While illiberal democracy is not confined to the Philippines, electoral authoritarianism is not limited to Singapore. In Cambodia, the long-ruling party of Hun Sen has tightened the noose on its partisan opponents and the news media, as its confidence in winning even unfree and unfair elections has slackened. By this point Cambodia has almost entirely shed the electoral side of its authoritarianism, looking less like Singapore than it does like single-party dictatorships, such as Vietnam and China.
But perhaps the most instructive example from Southeast Asia for the United States is Malaysia. For fifty years, the country was a consummate electoral authoritarian regime, dominated by a single party, the United Malays National Organization (UMNO). Until it suffered a shocking electoral defeat earlier this year, UMNO ruled on behalf of an “indigenous” majority that feared losing its privileges to “immigrant” minorities. It used every trick in the book to skew elections in its favor. This included gerrymandering, malapportionment, and the targeted disqualification and even imprisonment of especially threatening electoral opponents.
Such manipulations produced a situation in which UMNO and its coalition partners could lose the popular vote outright, as they did for the first time in 2013, yet still secure a firm parliamentary majority, as well as the all-powerful prime minister position. It was only when UMNO’s nativist politics had so totally alienated Malaysia’s sizable ethnic minority populations, and UMNO leader Najib Razak had engaged in such colossal corruption that even the most cynical Malaysian onlookers were shocked, that even outright authoritarian abuses could no longer secure UMNO’s electoral victory.
What might this all mean for the United States, as it goes to the polls today and beyond? For all its obvious differences with the Southeast Asian countries just discussed, the United States confronts the same two undemocratic beasts that Southeast Asia faces: electoral authoritarianism and illiberal democracy.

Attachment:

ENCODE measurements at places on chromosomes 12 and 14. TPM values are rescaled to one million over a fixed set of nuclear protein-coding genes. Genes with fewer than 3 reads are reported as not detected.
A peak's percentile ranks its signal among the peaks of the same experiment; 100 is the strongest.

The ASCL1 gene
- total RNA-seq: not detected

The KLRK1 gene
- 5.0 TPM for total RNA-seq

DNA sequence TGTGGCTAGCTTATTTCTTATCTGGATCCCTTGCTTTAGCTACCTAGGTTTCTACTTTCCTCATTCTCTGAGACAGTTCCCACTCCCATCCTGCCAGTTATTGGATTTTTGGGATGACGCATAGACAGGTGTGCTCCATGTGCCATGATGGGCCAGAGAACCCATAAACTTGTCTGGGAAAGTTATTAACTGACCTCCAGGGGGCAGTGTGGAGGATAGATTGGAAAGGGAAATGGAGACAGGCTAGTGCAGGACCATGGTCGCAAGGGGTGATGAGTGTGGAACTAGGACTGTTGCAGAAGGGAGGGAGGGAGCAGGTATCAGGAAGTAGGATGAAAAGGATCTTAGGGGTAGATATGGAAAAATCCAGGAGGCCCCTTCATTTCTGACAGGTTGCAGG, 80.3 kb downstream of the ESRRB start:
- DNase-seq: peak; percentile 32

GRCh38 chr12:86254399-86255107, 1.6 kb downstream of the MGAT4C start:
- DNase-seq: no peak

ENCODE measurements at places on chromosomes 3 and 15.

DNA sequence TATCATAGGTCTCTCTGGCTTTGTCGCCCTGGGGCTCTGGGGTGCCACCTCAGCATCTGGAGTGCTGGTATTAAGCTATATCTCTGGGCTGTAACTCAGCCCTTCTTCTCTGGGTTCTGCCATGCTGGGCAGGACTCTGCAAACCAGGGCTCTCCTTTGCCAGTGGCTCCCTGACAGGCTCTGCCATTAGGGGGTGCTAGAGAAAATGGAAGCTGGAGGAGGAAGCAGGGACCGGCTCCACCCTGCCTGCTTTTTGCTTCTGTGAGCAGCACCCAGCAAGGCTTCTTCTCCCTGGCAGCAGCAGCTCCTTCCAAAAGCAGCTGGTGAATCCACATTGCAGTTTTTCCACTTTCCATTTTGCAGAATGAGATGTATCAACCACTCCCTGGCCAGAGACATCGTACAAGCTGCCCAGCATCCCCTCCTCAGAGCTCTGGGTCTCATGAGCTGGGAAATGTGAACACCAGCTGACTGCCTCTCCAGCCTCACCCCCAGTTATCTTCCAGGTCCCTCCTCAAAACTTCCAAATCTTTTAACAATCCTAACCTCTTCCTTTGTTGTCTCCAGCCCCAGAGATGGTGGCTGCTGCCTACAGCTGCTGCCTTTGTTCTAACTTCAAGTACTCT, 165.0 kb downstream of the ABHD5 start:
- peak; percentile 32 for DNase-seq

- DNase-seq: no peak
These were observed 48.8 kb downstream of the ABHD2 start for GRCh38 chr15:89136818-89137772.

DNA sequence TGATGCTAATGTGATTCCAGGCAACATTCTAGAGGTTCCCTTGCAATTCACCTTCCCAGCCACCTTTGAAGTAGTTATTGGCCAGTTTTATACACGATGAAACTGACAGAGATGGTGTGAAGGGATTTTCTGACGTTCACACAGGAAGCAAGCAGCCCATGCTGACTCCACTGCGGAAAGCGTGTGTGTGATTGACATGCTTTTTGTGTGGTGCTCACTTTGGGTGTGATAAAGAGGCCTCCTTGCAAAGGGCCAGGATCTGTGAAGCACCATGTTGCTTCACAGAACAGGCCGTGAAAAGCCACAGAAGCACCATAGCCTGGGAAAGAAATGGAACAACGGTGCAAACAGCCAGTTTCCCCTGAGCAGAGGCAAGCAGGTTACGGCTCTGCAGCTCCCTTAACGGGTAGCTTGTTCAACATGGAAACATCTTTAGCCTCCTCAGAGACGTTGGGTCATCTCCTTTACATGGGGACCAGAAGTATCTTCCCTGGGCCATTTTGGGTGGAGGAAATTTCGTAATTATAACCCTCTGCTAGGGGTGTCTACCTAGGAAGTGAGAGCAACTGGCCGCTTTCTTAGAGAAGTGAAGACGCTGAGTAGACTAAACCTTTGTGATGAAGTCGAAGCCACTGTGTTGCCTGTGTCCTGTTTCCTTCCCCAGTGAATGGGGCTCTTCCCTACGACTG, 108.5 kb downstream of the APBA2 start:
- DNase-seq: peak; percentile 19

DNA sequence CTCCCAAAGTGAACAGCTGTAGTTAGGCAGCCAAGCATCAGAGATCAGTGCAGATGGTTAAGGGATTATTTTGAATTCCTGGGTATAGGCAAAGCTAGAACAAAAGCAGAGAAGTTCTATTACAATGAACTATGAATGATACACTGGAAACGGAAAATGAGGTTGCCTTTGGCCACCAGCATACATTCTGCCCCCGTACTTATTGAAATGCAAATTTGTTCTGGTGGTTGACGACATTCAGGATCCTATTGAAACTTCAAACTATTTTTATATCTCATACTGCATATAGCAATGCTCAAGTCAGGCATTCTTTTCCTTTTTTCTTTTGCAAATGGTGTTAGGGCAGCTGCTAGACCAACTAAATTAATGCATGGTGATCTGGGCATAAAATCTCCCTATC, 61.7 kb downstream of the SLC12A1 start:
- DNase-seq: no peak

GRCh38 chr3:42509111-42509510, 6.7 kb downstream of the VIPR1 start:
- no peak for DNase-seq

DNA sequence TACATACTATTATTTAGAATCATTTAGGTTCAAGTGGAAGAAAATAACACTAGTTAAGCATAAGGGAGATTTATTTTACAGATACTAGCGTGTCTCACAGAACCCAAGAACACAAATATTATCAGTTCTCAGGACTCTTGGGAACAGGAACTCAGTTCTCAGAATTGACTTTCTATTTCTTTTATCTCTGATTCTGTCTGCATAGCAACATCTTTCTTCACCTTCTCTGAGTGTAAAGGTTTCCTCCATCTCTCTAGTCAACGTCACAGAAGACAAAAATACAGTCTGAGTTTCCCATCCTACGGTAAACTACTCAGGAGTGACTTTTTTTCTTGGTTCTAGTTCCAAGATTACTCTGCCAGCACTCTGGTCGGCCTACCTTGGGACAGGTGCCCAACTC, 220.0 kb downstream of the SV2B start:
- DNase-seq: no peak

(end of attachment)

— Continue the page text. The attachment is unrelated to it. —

Observers differ widely on how severe of a threat, if any, President Donald Trump and an increasingly bellicose and norm-violating Republican Party pose to American democracy. One reason for this is that they pose meaningfully different threats.
Like Duterte, Trump is a consummate illiberal democrat. He attacks anyone who dares to criticize him. His respect for the media, courts, and other democratic institutions of constraint is entirely contingent on their not constraining him. Whereas previous Republican leaders have used dog whistles to excite anti-immigrant and other racist sentiments, Trump uses a bullhorn. He is a personalistic ruler driven by appetites. How and through what deals with foreign interests he acquired his enormous fortune—and perhaps continues to do so as president—is considered none of the people’s business. Yet he has no evident strategy to consolidate his power over a long period of time in electoral authoritarian fashion, if American political institutions could even be bent so far in the first place.
Like Philippine leader Rodrigo Duterte, Trump is a consummate illiberal democrat.
The Republican Party is a different matter entirely. Through widespread voter identification laws and related forms of voter suppression—most blatantly in Wisconsin in 2016 and in Georgia today—the GOP appears to focus more on winning elections than on winning majorities. This antimajoritarian strategic focus fits beautifully with the Electoral College system, which has delivered the last two Republican presidents to the White House without winning the popular vote: a Malaysia-like pattern of loser takes all that cannot be allowed to continue in any electoral democracy worthy of the name.
While Trump in many ways echoes Duterte, the Republican Party increasingly calls Malaysia’s UMNO to mind. Nor is this an unfamiliar look for U.S. party politics. When considering recent American history, it is not difficult to see the post-Reconstruction South of the Jim Crow era as a paradigmatic example of electoral authoritarianism, with the racist Democratic Party basically playing UMNO’s role as the defender of majority privilege, by hook or by crook.
Even if the Democrats manage to overcome voter suppression and win a landslide in today’s congressional and gubernatorial races, they cannot easily stop or even slow Trump’s erosion of democracy into illiberal democracy, short of outright impeachment. By contrast, even if Trump is defeated in 2020 or removed earlier, the GOP may still shift ever further in an electoral authoritarian direction, especially in states that lean consistently red.
Even if Trump is defeated or removed, the GOP may still shift ever further in the direction of electoral authoritarianism.
Trump is not on the ballot today, though he is very much in the background. The slide toward illiberal democracy that Trump currently represents is thus unlikely to be arrested no matter what voters decide. The irony, however, is that while the scourge of illiberal democracy is currently harder to defeat at the polls, it might not outlast the Trump presidency at all.
The main question for democracy on the ballot today is whether the United States will keep shifting into outright electoral authoritarianism. Electoral authoritarianism could suffer a big setback today, if Democrats who are committed to undermining voter restrictions prevail over those Republicans devoted to upholding them. But today’s midterm elections can only be at most a single victory in America’s long and continuing campaign to ensure that the worst authoritarian vestiges of its recent past do not resurface to define its electoral future.